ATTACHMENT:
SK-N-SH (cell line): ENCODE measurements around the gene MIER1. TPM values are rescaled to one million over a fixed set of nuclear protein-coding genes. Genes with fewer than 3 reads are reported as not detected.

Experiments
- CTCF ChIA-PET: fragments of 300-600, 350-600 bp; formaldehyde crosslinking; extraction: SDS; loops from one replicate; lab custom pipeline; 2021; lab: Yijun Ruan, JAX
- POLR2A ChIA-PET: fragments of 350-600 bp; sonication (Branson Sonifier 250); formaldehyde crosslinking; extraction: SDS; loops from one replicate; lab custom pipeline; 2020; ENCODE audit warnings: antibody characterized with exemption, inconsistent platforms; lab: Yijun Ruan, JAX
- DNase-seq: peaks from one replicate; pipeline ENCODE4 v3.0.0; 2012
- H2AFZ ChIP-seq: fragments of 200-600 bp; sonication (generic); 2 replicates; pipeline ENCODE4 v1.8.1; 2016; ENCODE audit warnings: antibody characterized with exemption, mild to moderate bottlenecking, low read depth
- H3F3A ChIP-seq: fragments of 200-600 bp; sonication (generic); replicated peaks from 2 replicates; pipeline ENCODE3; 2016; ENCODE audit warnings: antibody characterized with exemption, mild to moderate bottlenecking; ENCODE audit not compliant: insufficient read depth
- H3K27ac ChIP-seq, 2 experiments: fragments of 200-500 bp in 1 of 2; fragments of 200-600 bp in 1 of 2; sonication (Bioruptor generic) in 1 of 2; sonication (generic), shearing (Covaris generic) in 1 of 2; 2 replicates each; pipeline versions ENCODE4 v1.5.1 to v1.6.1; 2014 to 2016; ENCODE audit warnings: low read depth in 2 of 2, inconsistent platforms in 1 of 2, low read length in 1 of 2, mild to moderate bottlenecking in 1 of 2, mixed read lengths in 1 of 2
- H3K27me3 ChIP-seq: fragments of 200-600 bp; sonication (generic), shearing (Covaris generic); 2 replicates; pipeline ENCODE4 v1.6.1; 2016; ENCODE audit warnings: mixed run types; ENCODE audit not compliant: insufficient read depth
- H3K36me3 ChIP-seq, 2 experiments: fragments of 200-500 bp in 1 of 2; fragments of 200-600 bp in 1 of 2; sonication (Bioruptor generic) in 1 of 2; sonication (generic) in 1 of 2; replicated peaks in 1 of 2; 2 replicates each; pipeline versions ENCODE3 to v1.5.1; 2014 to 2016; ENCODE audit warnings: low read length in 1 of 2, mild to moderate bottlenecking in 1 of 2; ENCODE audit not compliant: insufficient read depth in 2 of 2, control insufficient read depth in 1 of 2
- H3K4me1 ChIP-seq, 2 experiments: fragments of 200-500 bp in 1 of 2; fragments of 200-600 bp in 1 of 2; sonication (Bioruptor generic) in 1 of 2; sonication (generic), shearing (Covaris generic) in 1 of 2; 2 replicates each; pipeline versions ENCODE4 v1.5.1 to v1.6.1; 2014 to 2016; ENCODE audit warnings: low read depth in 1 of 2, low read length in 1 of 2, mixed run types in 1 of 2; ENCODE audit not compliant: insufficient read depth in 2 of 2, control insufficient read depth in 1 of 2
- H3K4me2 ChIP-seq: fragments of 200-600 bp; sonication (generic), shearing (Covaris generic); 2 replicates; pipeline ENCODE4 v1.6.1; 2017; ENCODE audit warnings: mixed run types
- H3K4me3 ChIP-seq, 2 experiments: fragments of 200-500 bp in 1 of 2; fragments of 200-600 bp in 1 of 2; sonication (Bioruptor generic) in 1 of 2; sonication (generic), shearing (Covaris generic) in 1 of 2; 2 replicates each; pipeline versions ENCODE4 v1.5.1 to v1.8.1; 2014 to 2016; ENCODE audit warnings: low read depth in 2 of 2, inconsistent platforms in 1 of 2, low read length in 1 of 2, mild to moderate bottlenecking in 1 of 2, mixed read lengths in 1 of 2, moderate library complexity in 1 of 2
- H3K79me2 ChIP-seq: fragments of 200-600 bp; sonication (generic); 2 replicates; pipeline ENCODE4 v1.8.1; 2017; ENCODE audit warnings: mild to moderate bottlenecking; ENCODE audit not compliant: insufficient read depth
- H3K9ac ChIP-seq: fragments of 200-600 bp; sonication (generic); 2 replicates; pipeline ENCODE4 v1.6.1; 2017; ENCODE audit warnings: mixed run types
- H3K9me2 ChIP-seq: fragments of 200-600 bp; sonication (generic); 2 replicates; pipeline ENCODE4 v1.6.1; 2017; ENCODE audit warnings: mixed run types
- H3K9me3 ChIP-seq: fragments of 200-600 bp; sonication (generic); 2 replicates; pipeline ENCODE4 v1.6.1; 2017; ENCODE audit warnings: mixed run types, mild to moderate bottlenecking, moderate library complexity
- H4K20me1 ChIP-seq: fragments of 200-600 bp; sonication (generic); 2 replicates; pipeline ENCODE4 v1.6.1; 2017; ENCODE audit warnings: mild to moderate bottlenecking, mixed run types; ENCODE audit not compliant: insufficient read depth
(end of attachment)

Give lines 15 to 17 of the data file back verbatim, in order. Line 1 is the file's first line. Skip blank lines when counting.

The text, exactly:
- H3K9ac ChIP-seq: fragments of 200-600 bp; sonication (generic); 2 replicates; pipeline ENCODE4 v1.6.1; 2017; ENCODE audit warnings: mixed run types
- H3K9me2 ChIP-seq: fragments of 200-600 bp; sonication (generic); 2 replicates; pipeline ENCODE4 v1.6.1; 2017; ENCODE audit warnings: mixed run types
- H3K9me3 ChIP-seq: fragments of 200-600 bp; sonication (generic); 2 replicates; pipeline ENCODE4 v1.6.1; 2017; ENCODE audit warnings: mixed run types, mild to moderate bottlenecking, moderate library complexity